Use this URL to cite or link to this record in EThOS: http://ethos.bl.uk/OrderDetails.do?uin=uk.bl.ethos.493653
Title: The European responses to the Yugoslav crisis, with a particular emphasis on the French, British and German positions
Author: Sotiriou, Ioannis
ISNI:       0000 0001 3472 2253
Awarding Body: Keele University
Current Institution: Keele University
Date of Award: 2008
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Abstract:
The Balkans have always been the arena for war competitors, and diplomatic relations in which Western Europe has always played a crucial part. After the collapse of communism and the dividing wall between Western and Eastern Europe, the Balkans have been for one more time the "powder keg" of Europe. The Yugoslav crisis reveals the always existing nationalistic tensions and minority problems which in combination with the poor economy of the area prevented the ex-communist countries from an easy transition to democracy and a market economy. AlulOugh the EC/u reacted immediately to the crisis, it failed to prevent the conflict. The European institutions performed the initial diplomatic activities but the whole enterprise turned out to be something more than a "simple" conflict management, or the perfect opportunity for the EC/u to define its respective role in the changing international environment. A solution to the conflict was prevented not only because of the complexity of the conflict itself, but also because of the specific perceptions of the international actors who were involved. Therefore, in order to understand the management of the conflict it is important to decode the complex role performed by the ECIU. In order to understand this role (of the EU) we have to analyse the factors that influenced and shaped the interests and perceptions of the three main member states of EU, i.e. Britain, France and Germany. The theory that is used in order to explain this is the "rationalistic research tradition", which adopts three approaches (Neorealism, Institutionalism and liberal Intergovemmentalism) that will be applied to explain the European response to the Yugoslav conflict. Therefore, after a brief chronological account of the conflict, a theoretically-informed interpretation of the position of the European players in it is provided that illuminates in depth the contribution of the ECIU in the management of the conflict. The main core of this thesis is devoted to the analysis of the position of France, Britain and Germany in the debates over the recognition of Slovenia and Croatia and the military intervention that took place throughout the management of the conflict, bearing in mind three sets of influences on state interests and perceptions, i.e. the relative power, the influence of institutional membership within the European Union and the interaction between domestic and international constraints. Finally, conclusions are drawn about the explanatory power of the three approaches used in the analysis.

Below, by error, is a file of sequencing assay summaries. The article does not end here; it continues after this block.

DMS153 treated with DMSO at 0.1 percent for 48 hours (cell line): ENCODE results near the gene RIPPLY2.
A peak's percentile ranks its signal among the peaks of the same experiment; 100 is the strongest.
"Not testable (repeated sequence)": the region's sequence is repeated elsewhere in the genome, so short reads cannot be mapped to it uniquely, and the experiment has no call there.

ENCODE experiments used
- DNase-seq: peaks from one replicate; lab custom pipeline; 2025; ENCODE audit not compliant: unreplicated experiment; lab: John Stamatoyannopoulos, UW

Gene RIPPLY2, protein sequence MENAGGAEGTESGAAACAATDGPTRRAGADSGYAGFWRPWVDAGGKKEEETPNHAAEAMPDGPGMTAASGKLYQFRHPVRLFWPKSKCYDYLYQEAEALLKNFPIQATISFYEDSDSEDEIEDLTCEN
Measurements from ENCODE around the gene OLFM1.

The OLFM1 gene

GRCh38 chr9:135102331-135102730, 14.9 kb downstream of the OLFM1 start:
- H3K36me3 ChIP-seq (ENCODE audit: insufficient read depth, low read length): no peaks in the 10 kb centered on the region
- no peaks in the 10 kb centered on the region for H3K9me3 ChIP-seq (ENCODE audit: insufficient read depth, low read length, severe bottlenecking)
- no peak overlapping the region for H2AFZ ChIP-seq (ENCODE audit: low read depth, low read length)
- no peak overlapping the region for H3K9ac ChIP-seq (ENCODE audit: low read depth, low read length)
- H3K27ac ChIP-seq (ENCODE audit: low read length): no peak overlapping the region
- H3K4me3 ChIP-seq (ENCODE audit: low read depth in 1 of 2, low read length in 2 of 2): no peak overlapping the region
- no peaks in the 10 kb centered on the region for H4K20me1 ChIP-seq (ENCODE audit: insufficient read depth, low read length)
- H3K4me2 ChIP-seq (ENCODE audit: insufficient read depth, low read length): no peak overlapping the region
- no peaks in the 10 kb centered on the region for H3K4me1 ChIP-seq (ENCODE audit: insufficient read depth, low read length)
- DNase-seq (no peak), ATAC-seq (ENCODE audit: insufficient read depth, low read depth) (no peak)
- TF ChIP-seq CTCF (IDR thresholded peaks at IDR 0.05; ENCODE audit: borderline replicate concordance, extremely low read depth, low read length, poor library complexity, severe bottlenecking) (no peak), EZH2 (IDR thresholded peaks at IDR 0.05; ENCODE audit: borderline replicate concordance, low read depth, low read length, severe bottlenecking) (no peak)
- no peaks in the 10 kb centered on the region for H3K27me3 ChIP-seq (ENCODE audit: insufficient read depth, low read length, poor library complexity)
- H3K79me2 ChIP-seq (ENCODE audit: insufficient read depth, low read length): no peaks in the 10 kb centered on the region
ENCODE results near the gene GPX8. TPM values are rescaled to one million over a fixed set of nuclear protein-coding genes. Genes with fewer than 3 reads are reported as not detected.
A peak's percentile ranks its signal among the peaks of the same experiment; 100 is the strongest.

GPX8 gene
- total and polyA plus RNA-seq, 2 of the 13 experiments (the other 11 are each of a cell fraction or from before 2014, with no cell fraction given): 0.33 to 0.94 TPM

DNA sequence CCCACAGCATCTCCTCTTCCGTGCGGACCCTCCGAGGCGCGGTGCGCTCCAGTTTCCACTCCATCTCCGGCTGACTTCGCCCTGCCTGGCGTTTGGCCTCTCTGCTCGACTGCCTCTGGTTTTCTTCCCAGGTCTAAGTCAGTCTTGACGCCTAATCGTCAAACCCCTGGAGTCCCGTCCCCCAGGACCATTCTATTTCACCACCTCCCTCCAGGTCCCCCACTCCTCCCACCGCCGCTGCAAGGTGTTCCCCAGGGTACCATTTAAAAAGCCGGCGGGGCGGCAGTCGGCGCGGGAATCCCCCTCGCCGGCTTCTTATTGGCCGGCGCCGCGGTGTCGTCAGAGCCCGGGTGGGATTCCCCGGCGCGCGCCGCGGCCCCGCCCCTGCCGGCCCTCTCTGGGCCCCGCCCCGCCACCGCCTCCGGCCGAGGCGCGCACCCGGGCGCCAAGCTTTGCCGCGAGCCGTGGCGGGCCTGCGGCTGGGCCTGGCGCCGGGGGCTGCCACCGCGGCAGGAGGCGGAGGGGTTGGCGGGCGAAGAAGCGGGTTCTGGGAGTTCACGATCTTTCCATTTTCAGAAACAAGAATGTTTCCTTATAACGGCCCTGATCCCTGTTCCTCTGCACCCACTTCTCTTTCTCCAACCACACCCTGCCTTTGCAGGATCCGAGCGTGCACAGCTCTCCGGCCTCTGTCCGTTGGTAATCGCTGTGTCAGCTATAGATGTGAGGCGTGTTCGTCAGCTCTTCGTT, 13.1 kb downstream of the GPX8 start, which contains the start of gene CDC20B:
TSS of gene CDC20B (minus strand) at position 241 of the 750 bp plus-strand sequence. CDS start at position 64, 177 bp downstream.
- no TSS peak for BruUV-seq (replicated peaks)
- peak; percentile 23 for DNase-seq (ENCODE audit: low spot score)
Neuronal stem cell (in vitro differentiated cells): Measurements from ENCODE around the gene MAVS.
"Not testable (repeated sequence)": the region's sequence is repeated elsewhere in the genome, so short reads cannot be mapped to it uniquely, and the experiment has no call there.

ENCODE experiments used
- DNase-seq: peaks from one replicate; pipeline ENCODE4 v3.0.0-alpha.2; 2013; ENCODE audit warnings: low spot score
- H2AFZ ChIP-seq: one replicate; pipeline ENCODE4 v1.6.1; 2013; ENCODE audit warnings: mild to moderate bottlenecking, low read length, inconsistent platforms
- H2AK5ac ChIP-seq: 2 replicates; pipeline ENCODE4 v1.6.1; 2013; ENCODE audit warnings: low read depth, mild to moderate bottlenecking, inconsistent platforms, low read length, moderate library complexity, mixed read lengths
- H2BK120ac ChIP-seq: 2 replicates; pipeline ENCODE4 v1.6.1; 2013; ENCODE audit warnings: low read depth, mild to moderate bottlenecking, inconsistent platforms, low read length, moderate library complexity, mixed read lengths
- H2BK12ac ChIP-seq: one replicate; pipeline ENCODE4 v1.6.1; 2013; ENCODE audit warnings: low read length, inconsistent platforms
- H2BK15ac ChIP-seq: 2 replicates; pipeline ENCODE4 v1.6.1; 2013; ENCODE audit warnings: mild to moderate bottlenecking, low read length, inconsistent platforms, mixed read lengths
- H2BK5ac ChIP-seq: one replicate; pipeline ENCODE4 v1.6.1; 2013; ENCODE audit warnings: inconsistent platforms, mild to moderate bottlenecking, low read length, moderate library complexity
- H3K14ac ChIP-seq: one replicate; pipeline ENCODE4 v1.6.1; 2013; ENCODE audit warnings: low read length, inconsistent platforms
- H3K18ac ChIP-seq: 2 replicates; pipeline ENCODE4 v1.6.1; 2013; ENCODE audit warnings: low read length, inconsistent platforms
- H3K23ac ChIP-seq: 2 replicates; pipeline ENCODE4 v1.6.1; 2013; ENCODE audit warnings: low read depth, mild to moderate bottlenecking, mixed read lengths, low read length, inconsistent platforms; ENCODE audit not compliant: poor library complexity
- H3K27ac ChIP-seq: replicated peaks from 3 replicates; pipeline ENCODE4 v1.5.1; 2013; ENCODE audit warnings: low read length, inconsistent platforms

Supervisor: Not available Sponsor: Not available
Qualification Name: Thesis (Ph.D.) Qualification Level: Doctoral
EThOS ID: uk.bl.ethos.493653  DOI: Not available
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